Jack Lechner

Jack Lechner

Affiliated Program

Cineplex Entertainment Film Program

Biography

Jack Lechner was recently supervising producer on the reboot of National Geographic Explorer, which premiered in November 2016; supervising producer on The New Yorker Presents for Amazon; and producer on TruInside for TruTV. His credits as executive producer include the Oscar-nominated Blue Valentine; the Oscar-winning The Fog Of War; the Emmy-nominated Left Of The Dial for HBO; Girls Who Like Boys Who Like Boys for Sundance; Parking Lot for Trio; Sunset Daze for WE; the feature documentaries The New Public, Naked On The Inside, Very Young Girls, and Smile 'Til It Hurts: The Up With People Story; and the upcoming The First to Do It and Bite Me. He was a producer on the pilot for Mad Men, the Emmy-winning AMC drama series; and on Shots In The Dark for Court TV and Channel Four. In 2013, he was a co-producer on Playwright: From Page To Stage for PBS.

From 2000 to 2004, Jack was an in-house producer for RadicalMedia. Prior to that, from 1996 to 1999, he was Executive VP for Production and Development at Miramax Films. During this time, Jack was closely involved with such movies as Good Will Hunting, Little Voice, The Cider House Rules, Chocolat, Guinevere, and Velvet Goldmine. Before Miramax, Jack was a VP of original programming at HBO, where he supervised the BBC co-productions The Affair and Deadly Voyage, and developed the docudrama Hostile Waters. From 1991 to 1994, he was second in command at Film Four in London, supervising the development and/or production of films including The Crying Game, Four Weddings and a Funeral, The Full Monty, Shallow Grave, Brassed Off, Safe, Naked, Bhaji on the Beach, and Backbeat. Prior to that, Jack worked in Los Angeles for producer Art Linson and for director Alan Parker. Before that, he was a creative executive at Columbia Pictures, and story editor at Vanguard Films.

As a writer, Jack worked on the NBC game show Million Second Quiz, and currently contributes to the NPR quiz show Ask Me Another and the website QuizLife. His articles have appeared in The Village Voice, Good, Variety, The San Francisco Chronicle, Photography & Culture, and Premiere; and he has constructed puzzles for publications including The New York Times, The Los Angeles Times, TV Guide, Original Logic Problems, and Games. His non-fiction book, Can’t Take My Eyes Off Of You: One Man, Seven Days, Twelve Televisions, was published by Crown in 2000; his picture book, Mary Had A Little Lamp, was published by Bloomsbury in 2008; and if you want to reach way back, The Ivy League Rock & Roll Quiz Book was published by Delilah in 1983.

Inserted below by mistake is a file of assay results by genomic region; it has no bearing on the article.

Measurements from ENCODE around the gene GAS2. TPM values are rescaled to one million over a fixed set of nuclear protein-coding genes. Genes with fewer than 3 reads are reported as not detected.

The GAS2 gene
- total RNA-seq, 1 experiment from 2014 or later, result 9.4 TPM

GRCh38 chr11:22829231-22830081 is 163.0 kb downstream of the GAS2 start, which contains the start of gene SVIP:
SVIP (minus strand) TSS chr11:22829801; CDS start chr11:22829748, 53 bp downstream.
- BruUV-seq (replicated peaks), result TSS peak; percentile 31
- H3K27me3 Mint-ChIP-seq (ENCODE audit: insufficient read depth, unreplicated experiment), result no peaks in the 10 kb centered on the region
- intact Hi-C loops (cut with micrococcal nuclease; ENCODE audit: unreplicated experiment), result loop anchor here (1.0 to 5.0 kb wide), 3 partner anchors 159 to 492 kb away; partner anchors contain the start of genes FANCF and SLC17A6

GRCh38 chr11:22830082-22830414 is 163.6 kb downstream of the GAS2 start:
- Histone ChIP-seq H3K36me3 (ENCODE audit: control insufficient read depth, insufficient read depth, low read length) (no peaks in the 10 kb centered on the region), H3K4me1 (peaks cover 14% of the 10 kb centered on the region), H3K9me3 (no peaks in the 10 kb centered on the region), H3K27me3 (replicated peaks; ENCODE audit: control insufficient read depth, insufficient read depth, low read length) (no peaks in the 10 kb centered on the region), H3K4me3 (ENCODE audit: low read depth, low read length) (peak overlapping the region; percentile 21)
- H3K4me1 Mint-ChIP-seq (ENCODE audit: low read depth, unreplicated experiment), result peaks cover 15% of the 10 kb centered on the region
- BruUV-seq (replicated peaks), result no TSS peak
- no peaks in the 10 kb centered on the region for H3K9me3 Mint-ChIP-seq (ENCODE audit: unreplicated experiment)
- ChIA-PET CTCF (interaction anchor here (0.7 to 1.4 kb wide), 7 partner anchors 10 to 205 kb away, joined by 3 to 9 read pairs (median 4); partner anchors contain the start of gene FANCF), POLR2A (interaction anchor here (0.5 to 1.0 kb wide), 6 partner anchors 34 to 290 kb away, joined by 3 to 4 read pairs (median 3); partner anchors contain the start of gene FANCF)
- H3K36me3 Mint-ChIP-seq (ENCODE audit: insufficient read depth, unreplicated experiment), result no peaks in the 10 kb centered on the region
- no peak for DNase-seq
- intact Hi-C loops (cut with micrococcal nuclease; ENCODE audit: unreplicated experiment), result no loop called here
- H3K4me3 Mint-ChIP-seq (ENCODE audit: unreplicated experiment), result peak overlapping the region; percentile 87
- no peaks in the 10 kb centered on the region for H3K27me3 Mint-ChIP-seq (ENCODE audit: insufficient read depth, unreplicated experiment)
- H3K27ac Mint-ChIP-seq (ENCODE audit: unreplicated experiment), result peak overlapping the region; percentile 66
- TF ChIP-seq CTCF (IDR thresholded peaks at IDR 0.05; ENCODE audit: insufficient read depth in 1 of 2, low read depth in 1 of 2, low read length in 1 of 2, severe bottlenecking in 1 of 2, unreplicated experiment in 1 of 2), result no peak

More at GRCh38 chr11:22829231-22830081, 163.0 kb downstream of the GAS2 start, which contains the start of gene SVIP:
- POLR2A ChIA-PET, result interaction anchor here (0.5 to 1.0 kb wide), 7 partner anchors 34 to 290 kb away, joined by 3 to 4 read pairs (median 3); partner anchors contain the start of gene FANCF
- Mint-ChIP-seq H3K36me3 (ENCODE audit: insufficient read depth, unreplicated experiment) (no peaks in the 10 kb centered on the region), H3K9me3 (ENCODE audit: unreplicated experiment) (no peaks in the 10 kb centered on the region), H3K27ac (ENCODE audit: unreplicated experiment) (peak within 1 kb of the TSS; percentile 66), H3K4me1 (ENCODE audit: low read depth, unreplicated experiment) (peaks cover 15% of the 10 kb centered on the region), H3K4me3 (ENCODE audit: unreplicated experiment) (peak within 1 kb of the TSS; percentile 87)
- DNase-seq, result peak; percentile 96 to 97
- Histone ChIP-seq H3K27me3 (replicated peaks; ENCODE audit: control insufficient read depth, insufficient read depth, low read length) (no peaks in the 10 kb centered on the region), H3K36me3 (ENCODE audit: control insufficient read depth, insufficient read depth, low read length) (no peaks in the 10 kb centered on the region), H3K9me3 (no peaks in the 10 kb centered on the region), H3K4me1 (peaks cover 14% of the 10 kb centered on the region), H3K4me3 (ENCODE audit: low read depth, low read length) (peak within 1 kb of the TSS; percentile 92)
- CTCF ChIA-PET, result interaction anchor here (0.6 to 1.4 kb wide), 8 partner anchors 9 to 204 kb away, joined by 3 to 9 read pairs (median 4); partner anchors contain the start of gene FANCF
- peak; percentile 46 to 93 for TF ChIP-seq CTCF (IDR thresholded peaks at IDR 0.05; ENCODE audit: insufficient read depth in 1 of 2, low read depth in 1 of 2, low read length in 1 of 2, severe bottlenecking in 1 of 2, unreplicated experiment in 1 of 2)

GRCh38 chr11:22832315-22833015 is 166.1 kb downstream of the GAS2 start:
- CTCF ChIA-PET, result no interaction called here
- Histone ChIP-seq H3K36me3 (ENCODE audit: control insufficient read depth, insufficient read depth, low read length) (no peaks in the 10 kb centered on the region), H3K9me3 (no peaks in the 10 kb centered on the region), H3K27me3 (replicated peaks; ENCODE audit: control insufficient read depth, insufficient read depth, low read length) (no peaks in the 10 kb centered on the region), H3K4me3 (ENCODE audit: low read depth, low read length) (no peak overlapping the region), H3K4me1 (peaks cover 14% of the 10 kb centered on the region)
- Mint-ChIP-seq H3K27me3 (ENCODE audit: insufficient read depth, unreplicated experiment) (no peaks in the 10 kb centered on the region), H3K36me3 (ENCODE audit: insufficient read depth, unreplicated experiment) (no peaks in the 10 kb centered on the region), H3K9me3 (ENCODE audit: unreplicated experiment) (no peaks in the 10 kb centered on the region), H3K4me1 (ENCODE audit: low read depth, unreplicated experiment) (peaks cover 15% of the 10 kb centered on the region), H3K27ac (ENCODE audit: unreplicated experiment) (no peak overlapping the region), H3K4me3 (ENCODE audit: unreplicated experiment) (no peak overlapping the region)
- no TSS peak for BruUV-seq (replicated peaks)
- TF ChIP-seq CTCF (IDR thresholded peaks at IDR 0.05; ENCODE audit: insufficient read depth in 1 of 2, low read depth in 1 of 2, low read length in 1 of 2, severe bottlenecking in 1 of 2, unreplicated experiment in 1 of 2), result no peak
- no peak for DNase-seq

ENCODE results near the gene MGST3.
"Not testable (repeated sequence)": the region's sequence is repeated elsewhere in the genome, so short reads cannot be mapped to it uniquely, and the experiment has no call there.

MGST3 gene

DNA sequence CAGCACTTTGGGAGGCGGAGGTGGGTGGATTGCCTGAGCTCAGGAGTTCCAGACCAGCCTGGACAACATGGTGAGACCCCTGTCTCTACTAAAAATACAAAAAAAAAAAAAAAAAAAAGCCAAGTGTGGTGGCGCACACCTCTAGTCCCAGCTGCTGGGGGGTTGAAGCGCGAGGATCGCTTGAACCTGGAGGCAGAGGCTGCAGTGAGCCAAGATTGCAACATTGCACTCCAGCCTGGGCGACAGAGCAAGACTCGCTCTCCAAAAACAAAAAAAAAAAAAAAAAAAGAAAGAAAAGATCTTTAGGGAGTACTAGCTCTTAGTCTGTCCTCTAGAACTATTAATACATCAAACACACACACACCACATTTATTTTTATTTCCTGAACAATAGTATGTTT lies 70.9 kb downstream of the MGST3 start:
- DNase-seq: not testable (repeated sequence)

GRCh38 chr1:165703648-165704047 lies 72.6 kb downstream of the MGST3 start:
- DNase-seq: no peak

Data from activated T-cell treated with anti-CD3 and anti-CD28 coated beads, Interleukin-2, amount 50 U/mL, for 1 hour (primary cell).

Jack wrote the lyrics for the off-Broadway musical The Kid, based on the memoir by Dan Savage, which premiered at The New Group in 2010. The show won the Outer Critics Circle Award, the Jerry Bock Award, a Jonathan Larson Grant, a GLAAD Media nomination, a Lucille Lortel Award nomination, and five Drama Desk nominations, including one for Jack’s lyrics. Jack contributed special material to the 2003 film View From The Top; and for six years wrote song parodies for the Independent Spirit Awards. From 2010 to 2016, he was a member of the steering committee for the BMI Lehman Engel Musical Theater Workshop.

Jack is an Associate Professor of Professional Practice in the graduate film program at Columbia University School of the Arts, where he supervises the Creative Producing concentration. Although he dropped out of NYU's Tisch School of the Arts, Jack was an adjunct professor there for nine years. He graduated from Yale University in 1984 with a B.A. in film studies.

Jack is active as a consultant, for clients including Left/Right, the Canadian Film Centre, HBO, Harpo Films, Blue Horizon, The Rockwell Group, Capitol Films, and Avalon Pictures. In 1988, he set a still-unbroken record for wagering and losing the most money in the final round on Jeopardy!, but he made up for it later on Who Wants To Be A Millionaire and Wheel of Fortune. He is married to Sam Maser; their daughter Maude was born in 2001.